Cover image for The mountains of my life
The mountains of my life
Bonatti, Walter.
Personal Author:
Uniform Title:
Works. Selections. English. 2000
Modern Library paperback edition.
Publication Information:
New York : Modern Library, 2001.
Physical Description:
xxxvi, 442 pages, 3 unnumbered pages : illustrations ; 21 cm
Program Information:
Accelerated Reader AR UG 8.7 28.0 65657.
Personal Subject:
Format :


Call Number
Material Type
Home Location
Central Library GV199.92.B66 A3415 2001 Adult Non-Fiction Central Closed Stacks

On Order



The legendary mountaineer describes his adventures in such ranges as the Alps and Himalayas, and provides details of what really happened during a controversial 1954 Italian expedition that made the first ascent of K2.

Reviews 1

Booklist Review

When the world's second-highest mountain, K2, was conquered in 1954, young Italian mountaineer Bonatti was not one of the two men who reached the summit; he did, however, emerge as the most famous member of the expedition. The controversy over his role in the ascent started almost immediately after the climb and reached its peak in the mid-1960s, when he sued the writer of a newspaper article for libel--mostly, it appears, for the opportunity it provided to set out his own version of events. The story of the author's attempts to win recognition for his role in the conquest of K2 constitutes a large part of this memoir, which collects many of his writings about mountaineering. He is an engaging writer, capturing the excitement of mountain climbing like few other writers have done, and Marshall's translation is remarkably graceful. The book, part of the Modern Library Exploration series, is thrilling from start to finish, and among the best of the many recent true-life adventure sagas. --David Pitt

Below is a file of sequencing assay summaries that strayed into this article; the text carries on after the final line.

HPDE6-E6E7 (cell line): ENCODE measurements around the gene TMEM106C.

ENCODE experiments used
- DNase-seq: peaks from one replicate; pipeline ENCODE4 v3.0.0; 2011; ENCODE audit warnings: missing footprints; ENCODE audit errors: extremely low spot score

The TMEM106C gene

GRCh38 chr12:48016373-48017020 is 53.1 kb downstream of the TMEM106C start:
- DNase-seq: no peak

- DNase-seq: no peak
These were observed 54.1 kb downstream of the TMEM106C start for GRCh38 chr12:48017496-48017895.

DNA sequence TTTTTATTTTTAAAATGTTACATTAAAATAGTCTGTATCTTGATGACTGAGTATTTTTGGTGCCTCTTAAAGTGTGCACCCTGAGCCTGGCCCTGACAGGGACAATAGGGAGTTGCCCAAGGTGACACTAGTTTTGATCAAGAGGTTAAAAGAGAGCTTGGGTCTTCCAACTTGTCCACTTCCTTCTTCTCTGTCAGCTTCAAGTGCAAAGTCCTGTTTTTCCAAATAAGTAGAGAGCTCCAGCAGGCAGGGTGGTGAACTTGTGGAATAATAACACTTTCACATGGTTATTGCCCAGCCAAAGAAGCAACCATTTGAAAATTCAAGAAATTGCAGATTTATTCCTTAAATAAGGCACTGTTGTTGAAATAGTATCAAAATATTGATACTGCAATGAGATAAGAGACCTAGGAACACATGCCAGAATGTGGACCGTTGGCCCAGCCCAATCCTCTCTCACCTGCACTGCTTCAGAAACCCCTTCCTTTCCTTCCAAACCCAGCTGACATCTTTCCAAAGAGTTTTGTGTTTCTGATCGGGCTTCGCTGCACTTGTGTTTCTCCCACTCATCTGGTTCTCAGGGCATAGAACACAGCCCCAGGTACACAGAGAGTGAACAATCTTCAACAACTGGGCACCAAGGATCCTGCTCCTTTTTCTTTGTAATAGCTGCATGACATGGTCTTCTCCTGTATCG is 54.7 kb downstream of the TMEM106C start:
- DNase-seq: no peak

Chaper 1: Beginnings (1948) When I was a child I used to get away from home on one pretext or another during the school vacations and go where I could watch the eagles fly. It really was so, because in those days eagles did fly in the skies of the Prealps, and a pair of these predators had chosen for their nest a rock just above the area where I played-Vertova di Valseriana, one of the valleys to the north of Bergamo. Higher up the ridge was Mount Alben, the peak that, of them all, most triggered my imagination, thanks to its white limestone spires, which were often wreathed in mist. At that point in my life, Mount Alben was the best example of nature at its most austere that I had ever seen, and I used to idolize it with all the ingenuousness of a child, making it the very symbol of my aspirations to adventure. I was disappointed many years later, when from the heights of the Grigna I realized, seeing it from a distance, my fabulous Alben was lower and squatter than the peak on which I was standing. I was still living in Monza in the years after the Second World War. They were hard times, too, for a boy with no prospects facing life in a defeated country. It was during those years that I came to know the Grigna, the slim rocky pyramid that overlooks the Brianza. And despite the fact that, in those days, I only went by the paths, I couldn't help but be fascinated by the spires and crests of that beautiful peak on which, with wonder and envy, I used to see climbing ropes at work. I would stand for hours on end watching those lucky people, then try to imitate them only a few feet from the ground on a nearby boulder. One day my usual companion arrived with his mother's clothesline in his knapsack. This was the first time I ever tied on to a climbing rope, but from then on I tried to put into practice what I had been watching. A real, genuine climb was to follow not much later, thanks to a sympathetic chap called Elia who was to become a friend of mine. One day, at the foot of the Nibbio, one of the Grigna towers, Elia came upon me raptly watching the progress of a rope pair that was busy on the rock face above. It must have rather touched him because he came up to me, decked out in all his climbing gear, and, with the air of an expert, said, "How'd you like to try it?" "I couldn't think of anything I'd like more!" I replied. Five minutes later we were climbing up by way of the path to the direttissima, which took us to the base of the pinnacle known as the Campaniletto (Little Bell Tower). We roped up and, after giving me some instructions, Elia set off. However, after no more than ten feet or so, my new friend seemed to founder and run aground. I watched him as he tried to go on, bending first to one side, then to the other. He curled himself up, then tried again, and yet again. But he stayed right where he was, ten feet from the ground, as I watched in silence. Finally he decided to turn back. "My soles are slipping!" he said to excuse himself, then added, "I'll try farther over to the left." He repeated the moves as before, as I silently urged him on and encouraged him with all the intensity I could muster, but with no better result. Go on! I said to myself. Keep it up! Or my first climb is going to vanish into smoke! In the end he came back down to the starting point. I was terribly disappointed and was about to resign myself to failure when, amazingly, Elia said, "Go on! You have a try with those boots of yours!" I was in fact wearing a pair of enormous army surplus boots with square toes, tethered to my ankles by a wide leather strap. If Elia couldn't get up wearing climbing boots, I thought, how on earth will I be able to do it without a rope holding me from above? In spite of this, I wanted to try so much, I took his place. I don't know how I did it, but I somehow managed to climb that first difficult pitch. Suddenly I felt I was at the center of a delirious dream. When the rope ran out, Elia, now held by me from above, was able to come up and join me, but just as we were about to change places he said, "Great! Why don't you just carry on, right up to the top?" And up to the summit I went. It was in this way I had my first encounter with a real rock face. It was August 1948, and that first climb on the Campaniletto galvanized me. More climbs on the Grigna peaks followed, many of them, as many as I could accomplish between dawn and dusk on all the Sundays that followed. I was now devoted heart and soul to rock faces, to overhangs, to the intimate joy of trying to overcome my own weaknesses in a struggle that committed me to the very limits of the possible. More than that, I came to know the satisfaction of passing where others had not been able to go. In a sort of direct communion between thought and action I discovered more and more about my own powers, my own limits. Perhaps I was repaying myself for what life had denied me in other ways, but it became clearer to me how up there, in direct contact with unsullied nature in an uncomplicated environment, I felt alive, free, and fulfilled-more and more every day. In this way I was discovering adventure, rich in everything that uplifts and exalts humanity. Above all, I was discovering my way of life. As I gained experience, the climbs I attempted demanded ever more single-minded commitment. In this way I progressed from the easiest to the most difficult routes on the Grigna peaks. It was a brief but intense cycle, which lasted all winter and ended in late spring-that is, at the beginning of the real, genuine Alpine climbing season of 1949. My usual companions, neophytes like myself, were Oggioni, Barzaghi, Casati, Aiazzi, and, later, Carlo Mauri. The great Alpine peaks we now confronted bore prestigious names that put them in the top rank of the grades of difficulty: the direttissima of the Croz dell'Altissimo in the Brenta Dolomites, the north face of the Badile, the east face of the Aiguille Noir de Peuterey in the Mont Blanc group, and, in the same area, the Walker Spur on the north face of the Grandes Jorasses. A straight flush of successes for a nineteen-year-old lad, which was all I was then, less than a year after that first timid climb with Elia on the Campaniletto.CHAPTER 2 Bregaglia: Three North Faces (1949) The major preoccupation of the thirties for all the best European climbers was the conquest of the six most difficult north faces in the Alps: the Lavaredo, Badile, Dru, Matterhorn, Eiger, and Grandes Jorasses. The Badile ("shovel") is a gigantic granite peak on the Italian-Swiss border, and its northwest face is indeed a smooth and almost vertical wall of rock closely resembling the back of an upturned shovel, including a huge central groove in its exact center that runs halfway up the wall toward the sharp transverse summit ridge. It was first climbed in 1937 by the great Italian climber Riccardo Cassin, accompanied by Esposito and Ratti. They succeeded in reaching the top on their first attempt, but it took them three days. Two Lecco climbers, Molteni and Valsecchi, were independently attempting the face, but were in difficulties and joined Cassin's three-man rope* after the first bivouac. All five reached the summit as a single team in a blizzard after two more terrible days on the face, but Molteni and Valsecchi both died from exposure soon afterward during the descent. These two young men were experienced climbers, and their deaths serve to emphasize what a serious undertaking the Badile was in those days. To climb such a face and survive took great skill and extraordinary endurance. Yet in 1949 Bonatti, still a teenager, tackled the northwest face of the Badile in his very first alpine season with his friend Barzaghi not so much as a goal in itself but as a training climb for the north face of the Grandes Jorasses. Just beyond the Swiss frontier, on the borders of the Engadine, lies the most beautiful Alpine landscape I know: the Bregaglia, a typical Swiss valley where lush pastures, picturesque cottages, and dense conifers, overlooked by the rugged profiles of ice-clad mountains, typify the picture that has so often inspired painters of mountain scenery and is most eagerly sought by lovers of the Alps. The whole Bregaglia is wonderful, but among the valleys that converge on it is one most dear to mountaineers, the Val Bondasca. It begins at the little village of Bondo on the left-hand slope, then rises, fantastic as a fairy tale, to the foot of some of the greatest granite colossi in the Alps. What mountaineer has not at least dreamt of knowing the clear faces of the Badile, the Cengalo, Gemelli, Sciora, Trubinasca, and many other peaks? Some of them symbolize stages in the evolution of mountaineering, and I wish to speak of climbing three of their beautiful north faces, the memory of which binds me forever to these mountains. The first time I got to know them was in July 1949, when I set out for the northwest face of the Piz Badile: a gigantic granite rampart 2,200 feet high that had first been climbed in 1937 and ascended only once since then. Together with my faithful friend Barzaghi, I set out with all the enthusiasm of my nineteen years. At that age, with strong muscles and burning ambition, it was easy to believe no mountain obstacle could prevent us from succeeding. We didn't know the area; it was the first time we had encountered granite mountains and, even worse, we had the unfortunate idea of reaching the Badile from the Val Masino-that is, on foot from Italy after crossing the extremely tiring Porcellizzo and Trubinasca passes. The principal reasons for this were a shortage of cash and a complete absence of passports. As if this wasn't bad enough, we were also given confusing directions: "Take the first pass on your right after you've crossed the Porcellizzo," my friends had told me. It actually should have been the first on the left, so we had to climb up and down four steep, difficult stony gullies before the fifth finally turned out to be the correct one. At 2:30 p.m. on July 23 we reached the foot of the northwest face of the Badile, feeling like whipped dogs. We were so tired and discouraged that the sight of it had a deep impact on us. That accursed approach had cost us altogether the best part of eighteen hours: a forced march carrying very heavy rucksacks, plus a night in the open as boring as it was uncomfortable. This hard lesson was to prove very valuable in times to come, but that day it was a severe blow to our pride, although it could not induce us to give up our attack on the face. This was what happened. In between mouthfuls of food, we tied on to the doubled rope; then, when we got to the ice couloir that ran down from the Badiletto, I lowered my companion into the depths of the bergschrund and joined him there on some jammed green ice blocks, beneath which the crevasse lost itself in a black abyss. I was cold and felt as if I were in an icebox. To reach the rock face and get out into the open again, we had to overcome about sixty feet of almost vertical wall encrusted in ice almost two fingers thick. As a beginning, it was off-putting, and I really didn't know how best to proceed. I started to hammer here and there on the hard crust without much conviction, perhaps under the illusion I might uncover some holds, but there was no sign of any. Then, beneath the clear transparency of a patch of very thin ice, I discovered a small crack going up vertically for a few feet. I managed to clear it of ice as far up as possible by dint of much hammering, and drove in a piton, though not very convincingly. While my companion held me by tension on the rope, I warily climbed up, trusting most of all my cramponed feet, which, set against the iced-up wall, gave me excellent purchase. Using the same method, I freed another length of the crack and tried to fix a second piton, but this time it didn't want to go in, and after two hammer blows it popped out abruptly and ended up tinkling into the depths of the crevasse. I tried again with another piton, and finally managed to hammer it in an inch or so: this was enough to let me climb up, balanced precariously, and fix a third piton, which went securely into the crack. I thoroughly cleared some good holds, and got up a few more feet to a narrow ledge. I had to plant a fourth before attempting a difficult move, and the tension on the rope pulled the second piton out of the crack. I watched it slide back down the rope to my companion. Another "Pull!" another "Slack!" a few more feet of wall to clear of its ice crust, and then fine slabs of dry rock that, though smooth, were much more inviting than their predecessors. My companion rejoined me, we took off our crampons, and I set off again, clambering up easy sloping rocks that, after another rope-length, brought me to a point below a vertical outcrop. My ropemate started off toward me. Though I couldn't see him, I knew he was only a few yards away when a strange echo filled the air. A terrible suspicion struck me and made me stare wide-eyed toward the heights. I froze, paralyzed for a few moments, when I saw what confronted us. Halfway up the wall, a veritable cloud of rocks was rebounding through the air. I trembled at the sight of one of these boulders, which grew bigger and bigger as it approached. When it was about to land on top of me, I just had time to flatten myself against the wall, squashing myself to it as if I wanted to disappear completely. A shattering crash followed, and then many more. I knew exactly what was happening, but could see nothing because I had my eyes tightly closed in frantic anticipation of disaster. Excerpted from The Mountains of My Life by Walter Bonatti All rights reserved by the original copyright owners. Excerpts are provided for display purposes only and may not be reproduced, reprinted or distributed without the written permission of the publisher.